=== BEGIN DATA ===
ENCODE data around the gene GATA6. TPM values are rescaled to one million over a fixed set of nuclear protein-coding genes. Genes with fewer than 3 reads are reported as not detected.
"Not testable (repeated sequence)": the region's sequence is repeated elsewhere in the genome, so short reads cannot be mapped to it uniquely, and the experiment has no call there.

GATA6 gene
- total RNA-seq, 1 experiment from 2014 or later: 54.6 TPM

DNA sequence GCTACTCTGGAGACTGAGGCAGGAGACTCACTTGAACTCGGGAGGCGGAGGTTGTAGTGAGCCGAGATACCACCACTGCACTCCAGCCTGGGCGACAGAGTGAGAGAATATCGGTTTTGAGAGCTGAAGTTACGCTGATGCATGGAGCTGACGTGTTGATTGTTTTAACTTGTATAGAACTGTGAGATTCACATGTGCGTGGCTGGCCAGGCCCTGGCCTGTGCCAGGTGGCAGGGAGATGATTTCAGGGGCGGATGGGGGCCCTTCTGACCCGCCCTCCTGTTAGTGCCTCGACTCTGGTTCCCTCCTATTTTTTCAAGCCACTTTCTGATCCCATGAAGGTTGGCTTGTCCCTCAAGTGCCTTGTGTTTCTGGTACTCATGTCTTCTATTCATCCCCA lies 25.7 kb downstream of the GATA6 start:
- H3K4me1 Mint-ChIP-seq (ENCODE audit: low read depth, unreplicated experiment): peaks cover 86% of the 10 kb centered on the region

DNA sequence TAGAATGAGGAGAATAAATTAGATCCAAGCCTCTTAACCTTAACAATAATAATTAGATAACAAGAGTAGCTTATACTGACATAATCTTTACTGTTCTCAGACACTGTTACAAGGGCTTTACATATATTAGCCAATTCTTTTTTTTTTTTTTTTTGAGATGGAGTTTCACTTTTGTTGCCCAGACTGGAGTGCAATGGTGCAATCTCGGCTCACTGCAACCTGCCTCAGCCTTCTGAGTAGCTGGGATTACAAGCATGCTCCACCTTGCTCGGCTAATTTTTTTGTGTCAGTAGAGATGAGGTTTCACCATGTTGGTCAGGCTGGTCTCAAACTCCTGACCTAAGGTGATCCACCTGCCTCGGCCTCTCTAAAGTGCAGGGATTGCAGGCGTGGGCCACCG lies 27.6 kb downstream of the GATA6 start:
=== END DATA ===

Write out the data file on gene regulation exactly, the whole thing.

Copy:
ENCODE data around the gene GATA6. TPM values are rescaled to one million over a fixed set of nuclear protein-coding genes. Genes with fewer than 3 reads are reported as not detected.
"Not testable (repeated sequence)": the region's sequence is repeated elsewhere in the genome, so short reads cannot be mapped to it uniquely, and the experiment has no call there.

GATA6 gene
- total RNA-seq, 1 experiment from 2014 or later: 54.6 TPM

DNA sequence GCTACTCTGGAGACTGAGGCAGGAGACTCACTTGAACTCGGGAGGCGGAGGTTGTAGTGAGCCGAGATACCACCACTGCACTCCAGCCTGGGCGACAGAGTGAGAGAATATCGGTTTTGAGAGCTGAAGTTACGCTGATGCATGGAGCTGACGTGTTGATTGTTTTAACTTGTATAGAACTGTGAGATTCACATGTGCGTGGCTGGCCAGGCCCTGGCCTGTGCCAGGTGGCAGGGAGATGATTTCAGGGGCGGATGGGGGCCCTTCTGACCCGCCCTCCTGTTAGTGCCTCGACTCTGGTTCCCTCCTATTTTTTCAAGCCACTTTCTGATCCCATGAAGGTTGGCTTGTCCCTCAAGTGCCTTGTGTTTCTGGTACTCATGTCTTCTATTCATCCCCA lies 25.7 kb downstream of the GATA6 start:
- H3K4me1 Mint-ChIP-seq (ENCODE audit: low read depth, unreplicated experiment): peaks cover 86% of the 10 kb centered on the region

DNA sequence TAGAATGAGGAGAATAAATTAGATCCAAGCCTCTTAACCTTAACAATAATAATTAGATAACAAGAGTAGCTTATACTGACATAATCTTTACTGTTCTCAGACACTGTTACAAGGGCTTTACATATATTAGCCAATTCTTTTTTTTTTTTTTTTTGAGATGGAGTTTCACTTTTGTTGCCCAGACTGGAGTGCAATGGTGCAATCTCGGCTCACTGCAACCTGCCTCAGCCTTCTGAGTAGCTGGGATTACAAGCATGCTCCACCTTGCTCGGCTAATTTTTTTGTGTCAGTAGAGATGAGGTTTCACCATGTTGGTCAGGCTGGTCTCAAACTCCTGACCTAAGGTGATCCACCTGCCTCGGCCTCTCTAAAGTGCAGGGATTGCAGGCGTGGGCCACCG lies 27.6 kb downstream of the GATA6 start: